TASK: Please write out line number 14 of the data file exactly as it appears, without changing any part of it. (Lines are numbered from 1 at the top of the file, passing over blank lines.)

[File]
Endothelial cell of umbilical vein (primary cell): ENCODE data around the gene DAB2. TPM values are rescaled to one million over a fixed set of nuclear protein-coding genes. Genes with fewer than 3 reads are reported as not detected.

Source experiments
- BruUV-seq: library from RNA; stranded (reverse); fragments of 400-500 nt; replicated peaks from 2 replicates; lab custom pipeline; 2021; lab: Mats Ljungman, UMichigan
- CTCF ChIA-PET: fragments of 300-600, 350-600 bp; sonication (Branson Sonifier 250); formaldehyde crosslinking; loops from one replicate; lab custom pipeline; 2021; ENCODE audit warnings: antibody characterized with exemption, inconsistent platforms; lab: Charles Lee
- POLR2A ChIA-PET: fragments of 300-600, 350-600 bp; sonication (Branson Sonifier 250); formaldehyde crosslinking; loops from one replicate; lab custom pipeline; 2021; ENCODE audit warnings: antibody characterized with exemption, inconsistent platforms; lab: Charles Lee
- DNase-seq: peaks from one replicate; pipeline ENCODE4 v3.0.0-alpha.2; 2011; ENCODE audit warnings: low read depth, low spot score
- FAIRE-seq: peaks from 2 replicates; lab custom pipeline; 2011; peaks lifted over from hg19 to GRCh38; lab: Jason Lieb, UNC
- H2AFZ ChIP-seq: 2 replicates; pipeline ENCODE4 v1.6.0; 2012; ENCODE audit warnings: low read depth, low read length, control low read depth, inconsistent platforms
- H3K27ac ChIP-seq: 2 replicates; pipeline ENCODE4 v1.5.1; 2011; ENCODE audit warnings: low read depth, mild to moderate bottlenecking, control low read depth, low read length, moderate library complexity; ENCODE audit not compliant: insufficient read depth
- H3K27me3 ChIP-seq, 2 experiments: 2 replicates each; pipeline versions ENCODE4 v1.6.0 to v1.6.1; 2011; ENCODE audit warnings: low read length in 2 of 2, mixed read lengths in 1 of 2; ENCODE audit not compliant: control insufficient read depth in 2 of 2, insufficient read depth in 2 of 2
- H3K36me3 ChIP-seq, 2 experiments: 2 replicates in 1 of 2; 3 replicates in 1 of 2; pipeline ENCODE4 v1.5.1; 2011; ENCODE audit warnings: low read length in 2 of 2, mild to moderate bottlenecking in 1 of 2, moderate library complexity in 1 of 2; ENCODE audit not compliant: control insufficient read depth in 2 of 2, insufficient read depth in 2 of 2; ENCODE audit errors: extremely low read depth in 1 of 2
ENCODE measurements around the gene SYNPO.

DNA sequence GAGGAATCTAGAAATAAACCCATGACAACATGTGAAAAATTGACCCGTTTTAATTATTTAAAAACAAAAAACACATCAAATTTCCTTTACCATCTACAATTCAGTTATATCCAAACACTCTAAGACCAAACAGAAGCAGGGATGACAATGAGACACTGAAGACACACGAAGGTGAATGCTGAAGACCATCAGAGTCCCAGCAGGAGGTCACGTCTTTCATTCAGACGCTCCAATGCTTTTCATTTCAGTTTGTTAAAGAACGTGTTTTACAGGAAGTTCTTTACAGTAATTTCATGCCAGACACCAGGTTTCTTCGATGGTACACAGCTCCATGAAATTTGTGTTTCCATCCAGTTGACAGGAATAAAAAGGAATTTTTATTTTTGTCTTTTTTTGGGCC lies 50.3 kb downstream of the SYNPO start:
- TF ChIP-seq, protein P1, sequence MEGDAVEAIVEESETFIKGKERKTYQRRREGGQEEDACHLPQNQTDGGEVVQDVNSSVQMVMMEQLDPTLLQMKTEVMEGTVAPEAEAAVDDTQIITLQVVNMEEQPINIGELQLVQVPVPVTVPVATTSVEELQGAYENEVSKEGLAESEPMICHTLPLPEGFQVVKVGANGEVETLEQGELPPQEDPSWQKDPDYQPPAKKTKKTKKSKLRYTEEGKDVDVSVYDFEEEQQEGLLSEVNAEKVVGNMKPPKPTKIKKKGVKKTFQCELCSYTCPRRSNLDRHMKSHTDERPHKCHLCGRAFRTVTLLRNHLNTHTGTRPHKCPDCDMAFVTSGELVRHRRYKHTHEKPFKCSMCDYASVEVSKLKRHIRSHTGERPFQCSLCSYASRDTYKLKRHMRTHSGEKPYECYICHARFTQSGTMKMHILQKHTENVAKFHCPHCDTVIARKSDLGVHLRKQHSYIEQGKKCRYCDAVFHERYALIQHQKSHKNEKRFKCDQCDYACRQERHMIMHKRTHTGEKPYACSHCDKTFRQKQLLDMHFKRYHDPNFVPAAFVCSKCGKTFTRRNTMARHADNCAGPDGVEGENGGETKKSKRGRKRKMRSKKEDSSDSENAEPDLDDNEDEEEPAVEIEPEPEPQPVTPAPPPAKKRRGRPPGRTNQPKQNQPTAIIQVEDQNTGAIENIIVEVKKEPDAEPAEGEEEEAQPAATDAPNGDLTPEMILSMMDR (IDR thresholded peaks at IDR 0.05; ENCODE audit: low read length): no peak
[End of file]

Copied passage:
- TF ChIP-seq, protein P1, sequence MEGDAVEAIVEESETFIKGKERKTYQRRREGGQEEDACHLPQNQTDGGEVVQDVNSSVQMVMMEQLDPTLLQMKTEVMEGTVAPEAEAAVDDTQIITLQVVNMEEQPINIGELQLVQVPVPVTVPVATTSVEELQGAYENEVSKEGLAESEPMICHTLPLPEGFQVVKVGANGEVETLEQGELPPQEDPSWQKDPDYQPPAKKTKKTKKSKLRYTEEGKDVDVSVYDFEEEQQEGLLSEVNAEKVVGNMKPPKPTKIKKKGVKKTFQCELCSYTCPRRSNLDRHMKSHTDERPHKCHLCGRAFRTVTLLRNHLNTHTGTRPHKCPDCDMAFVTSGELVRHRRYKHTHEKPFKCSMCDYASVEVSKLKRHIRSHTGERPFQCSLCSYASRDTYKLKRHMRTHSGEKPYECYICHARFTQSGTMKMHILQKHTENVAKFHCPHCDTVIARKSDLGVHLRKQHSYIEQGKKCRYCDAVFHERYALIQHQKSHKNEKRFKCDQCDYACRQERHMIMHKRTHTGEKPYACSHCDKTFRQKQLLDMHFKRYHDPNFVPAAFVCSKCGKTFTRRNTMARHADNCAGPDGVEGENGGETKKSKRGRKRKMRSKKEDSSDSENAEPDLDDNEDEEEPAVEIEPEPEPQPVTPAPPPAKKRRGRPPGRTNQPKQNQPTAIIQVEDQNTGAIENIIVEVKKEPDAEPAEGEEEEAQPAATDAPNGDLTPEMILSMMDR (IDR thresholded peaks at IDR 0.05; ENCODE audit: low read length): no peak